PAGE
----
High school coaches take note, too: This doesn't just happen. Clearly, McGraw put some thought into this. Too many high school coaches run what they run because they're too stubborn to accommodate changing players and changing circumstances. It's bad coaching. Period. You run what your talent allows.
"This year we're still evolving," McGraw said. "I don't think we've run it nearly as well as we have in the past. Natalie Achonwa (who graduated after last season) was really special in that. We put our own wrinkles in to fit our team. That's what I like the most about offenses, tinkering with it and changing it up to see what fits us.
And watch the Irish play. Why wouldn't everyone try to do this?
"We have to try various things to make Notre Dame uncomfortable. They're a great offensive team," Auriemma said. "And trying to stop one person or trying to take them out leaves you vulnerable to so many other things. So they're having the same discussions at their staff meetings that we have. So I don't think there's any stopping to be honest with you."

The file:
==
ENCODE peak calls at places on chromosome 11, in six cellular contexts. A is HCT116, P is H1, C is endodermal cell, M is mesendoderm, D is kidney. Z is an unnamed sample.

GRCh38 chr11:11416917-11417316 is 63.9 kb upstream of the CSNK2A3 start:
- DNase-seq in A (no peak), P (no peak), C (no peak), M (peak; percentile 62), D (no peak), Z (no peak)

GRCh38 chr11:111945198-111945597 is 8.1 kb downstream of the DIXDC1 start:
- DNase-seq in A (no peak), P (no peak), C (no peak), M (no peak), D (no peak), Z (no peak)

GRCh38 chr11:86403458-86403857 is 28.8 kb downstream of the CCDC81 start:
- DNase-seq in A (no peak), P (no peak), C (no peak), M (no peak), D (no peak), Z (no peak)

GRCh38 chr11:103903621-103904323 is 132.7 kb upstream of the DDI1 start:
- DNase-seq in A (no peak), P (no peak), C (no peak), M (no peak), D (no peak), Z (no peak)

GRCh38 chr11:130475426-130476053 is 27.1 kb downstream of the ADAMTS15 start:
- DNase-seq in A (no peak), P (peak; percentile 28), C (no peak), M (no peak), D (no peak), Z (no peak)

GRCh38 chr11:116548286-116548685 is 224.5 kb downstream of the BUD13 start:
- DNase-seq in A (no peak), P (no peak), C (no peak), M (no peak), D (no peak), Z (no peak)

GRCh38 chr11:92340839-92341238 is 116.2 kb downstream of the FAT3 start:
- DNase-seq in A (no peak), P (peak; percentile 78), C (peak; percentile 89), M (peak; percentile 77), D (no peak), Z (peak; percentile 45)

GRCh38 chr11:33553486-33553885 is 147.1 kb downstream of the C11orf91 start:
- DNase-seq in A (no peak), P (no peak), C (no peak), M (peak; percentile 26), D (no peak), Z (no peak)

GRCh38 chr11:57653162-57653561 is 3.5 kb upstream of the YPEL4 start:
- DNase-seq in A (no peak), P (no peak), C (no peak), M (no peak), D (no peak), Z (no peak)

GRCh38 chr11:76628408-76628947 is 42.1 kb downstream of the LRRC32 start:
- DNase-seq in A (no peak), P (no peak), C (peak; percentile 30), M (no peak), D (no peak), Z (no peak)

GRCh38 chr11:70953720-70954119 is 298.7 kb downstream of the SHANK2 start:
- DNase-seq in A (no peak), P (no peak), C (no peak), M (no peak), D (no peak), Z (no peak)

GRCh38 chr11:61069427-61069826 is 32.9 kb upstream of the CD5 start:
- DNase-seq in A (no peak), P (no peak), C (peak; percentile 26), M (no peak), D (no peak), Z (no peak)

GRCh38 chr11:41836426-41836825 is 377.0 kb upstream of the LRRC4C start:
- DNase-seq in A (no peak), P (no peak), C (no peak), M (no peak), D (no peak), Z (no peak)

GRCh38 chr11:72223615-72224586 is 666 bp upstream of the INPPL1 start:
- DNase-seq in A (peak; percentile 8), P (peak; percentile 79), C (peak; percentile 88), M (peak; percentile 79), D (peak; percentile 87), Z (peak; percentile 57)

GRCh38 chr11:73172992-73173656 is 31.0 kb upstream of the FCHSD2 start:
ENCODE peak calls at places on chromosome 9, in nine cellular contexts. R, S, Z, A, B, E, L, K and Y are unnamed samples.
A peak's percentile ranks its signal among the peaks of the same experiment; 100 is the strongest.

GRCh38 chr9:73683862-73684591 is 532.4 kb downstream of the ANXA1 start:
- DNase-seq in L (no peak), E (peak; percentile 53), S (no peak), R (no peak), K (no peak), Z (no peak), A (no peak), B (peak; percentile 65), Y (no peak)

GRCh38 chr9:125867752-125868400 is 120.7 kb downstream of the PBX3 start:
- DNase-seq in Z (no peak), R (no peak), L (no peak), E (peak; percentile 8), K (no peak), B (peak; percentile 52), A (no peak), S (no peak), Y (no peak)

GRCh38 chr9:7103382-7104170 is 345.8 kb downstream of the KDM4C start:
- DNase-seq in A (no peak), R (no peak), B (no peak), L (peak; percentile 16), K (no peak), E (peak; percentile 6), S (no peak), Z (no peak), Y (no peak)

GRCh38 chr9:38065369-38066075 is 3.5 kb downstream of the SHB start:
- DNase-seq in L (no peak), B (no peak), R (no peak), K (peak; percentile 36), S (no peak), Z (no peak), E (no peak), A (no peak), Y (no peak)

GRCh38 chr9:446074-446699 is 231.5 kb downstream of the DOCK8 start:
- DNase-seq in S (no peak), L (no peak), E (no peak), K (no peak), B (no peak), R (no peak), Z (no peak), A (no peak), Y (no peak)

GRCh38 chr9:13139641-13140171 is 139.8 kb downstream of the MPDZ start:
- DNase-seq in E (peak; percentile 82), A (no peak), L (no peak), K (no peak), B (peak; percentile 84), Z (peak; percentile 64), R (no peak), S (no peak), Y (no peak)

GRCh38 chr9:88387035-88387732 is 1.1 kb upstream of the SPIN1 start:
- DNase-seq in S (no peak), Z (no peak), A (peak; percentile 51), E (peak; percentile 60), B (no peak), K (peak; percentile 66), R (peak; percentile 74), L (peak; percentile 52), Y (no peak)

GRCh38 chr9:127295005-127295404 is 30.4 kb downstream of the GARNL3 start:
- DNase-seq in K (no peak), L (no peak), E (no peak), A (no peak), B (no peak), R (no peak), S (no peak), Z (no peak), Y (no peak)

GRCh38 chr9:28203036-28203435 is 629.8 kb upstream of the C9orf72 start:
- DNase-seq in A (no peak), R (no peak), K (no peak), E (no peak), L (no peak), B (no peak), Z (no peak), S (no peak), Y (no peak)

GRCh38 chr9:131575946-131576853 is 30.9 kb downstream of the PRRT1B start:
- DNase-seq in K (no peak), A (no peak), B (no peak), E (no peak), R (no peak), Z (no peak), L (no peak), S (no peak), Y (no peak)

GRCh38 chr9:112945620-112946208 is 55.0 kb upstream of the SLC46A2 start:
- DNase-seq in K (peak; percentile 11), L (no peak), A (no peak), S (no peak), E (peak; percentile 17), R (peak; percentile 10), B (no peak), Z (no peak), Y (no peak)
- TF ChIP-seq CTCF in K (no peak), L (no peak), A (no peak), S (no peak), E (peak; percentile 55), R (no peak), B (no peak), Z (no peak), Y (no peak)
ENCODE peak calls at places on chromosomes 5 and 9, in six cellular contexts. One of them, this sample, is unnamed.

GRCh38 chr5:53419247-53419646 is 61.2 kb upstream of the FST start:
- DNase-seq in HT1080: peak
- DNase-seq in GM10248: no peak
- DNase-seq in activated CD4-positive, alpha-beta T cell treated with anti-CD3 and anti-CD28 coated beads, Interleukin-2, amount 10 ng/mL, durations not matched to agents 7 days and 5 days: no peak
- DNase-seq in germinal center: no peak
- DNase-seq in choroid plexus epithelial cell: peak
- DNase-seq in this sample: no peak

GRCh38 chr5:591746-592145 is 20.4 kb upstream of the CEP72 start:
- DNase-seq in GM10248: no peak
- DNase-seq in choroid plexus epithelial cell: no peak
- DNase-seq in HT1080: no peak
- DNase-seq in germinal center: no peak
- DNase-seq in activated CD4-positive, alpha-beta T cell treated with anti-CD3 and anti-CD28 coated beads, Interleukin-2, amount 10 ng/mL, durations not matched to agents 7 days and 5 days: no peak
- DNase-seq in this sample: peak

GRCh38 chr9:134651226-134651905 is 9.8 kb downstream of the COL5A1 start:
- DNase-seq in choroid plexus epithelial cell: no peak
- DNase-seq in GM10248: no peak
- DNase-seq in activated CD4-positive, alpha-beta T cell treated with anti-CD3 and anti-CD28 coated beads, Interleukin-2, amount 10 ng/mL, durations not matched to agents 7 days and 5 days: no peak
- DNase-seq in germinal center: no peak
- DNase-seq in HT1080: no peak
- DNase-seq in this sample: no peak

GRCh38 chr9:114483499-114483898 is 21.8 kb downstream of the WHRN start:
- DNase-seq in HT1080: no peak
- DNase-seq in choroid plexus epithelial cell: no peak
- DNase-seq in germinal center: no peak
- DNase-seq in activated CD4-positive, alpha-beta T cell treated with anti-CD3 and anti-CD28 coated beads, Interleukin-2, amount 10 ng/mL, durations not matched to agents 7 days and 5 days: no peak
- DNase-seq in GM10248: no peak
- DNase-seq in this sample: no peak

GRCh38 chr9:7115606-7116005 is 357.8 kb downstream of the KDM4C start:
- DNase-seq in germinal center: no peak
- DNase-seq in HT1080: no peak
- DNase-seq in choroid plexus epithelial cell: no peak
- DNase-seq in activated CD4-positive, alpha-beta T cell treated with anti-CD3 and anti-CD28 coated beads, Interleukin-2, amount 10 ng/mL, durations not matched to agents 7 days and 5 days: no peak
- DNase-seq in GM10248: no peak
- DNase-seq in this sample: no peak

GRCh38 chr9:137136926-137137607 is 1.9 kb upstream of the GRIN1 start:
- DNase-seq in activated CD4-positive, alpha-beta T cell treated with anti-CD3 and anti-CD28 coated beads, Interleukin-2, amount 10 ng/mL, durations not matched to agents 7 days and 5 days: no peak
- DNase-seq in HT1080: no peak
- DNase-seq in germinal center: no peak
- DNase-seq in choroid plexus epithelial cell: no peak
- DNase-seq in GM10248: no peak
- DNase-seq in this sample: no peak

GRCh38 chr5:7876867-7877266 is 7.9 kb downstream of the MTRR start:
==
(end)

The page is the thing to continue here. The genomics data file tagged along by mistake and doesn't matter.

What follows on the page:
Connecticut's offense is a product of Auriemma's mind, associate head coach Chris Dailey said. Geno's mind, sharper than good cheddar, isn't necessarily fixated on the next one-liner. He loves offense.
"Geno has a vision for how the game is supposed to be played. I can't believe I'm going to be quoted saying this, but he has a great offensive mind," Dailey said. "We call him the Rain Man. It's constant, to the point where sometimes you have to say, 'OK, let's just run what we know.' He has a vision and he sees it in his mind. He's not satisfied until he sees it on the court. At our best, the vision in his mind is what you see."
Auriemma's inspiration didn't necessarily come from basketball. It came from hockey. The old Edmonton Oilers. Gretzky. Kurri. Messier. Coffey. Constant movement. Attack.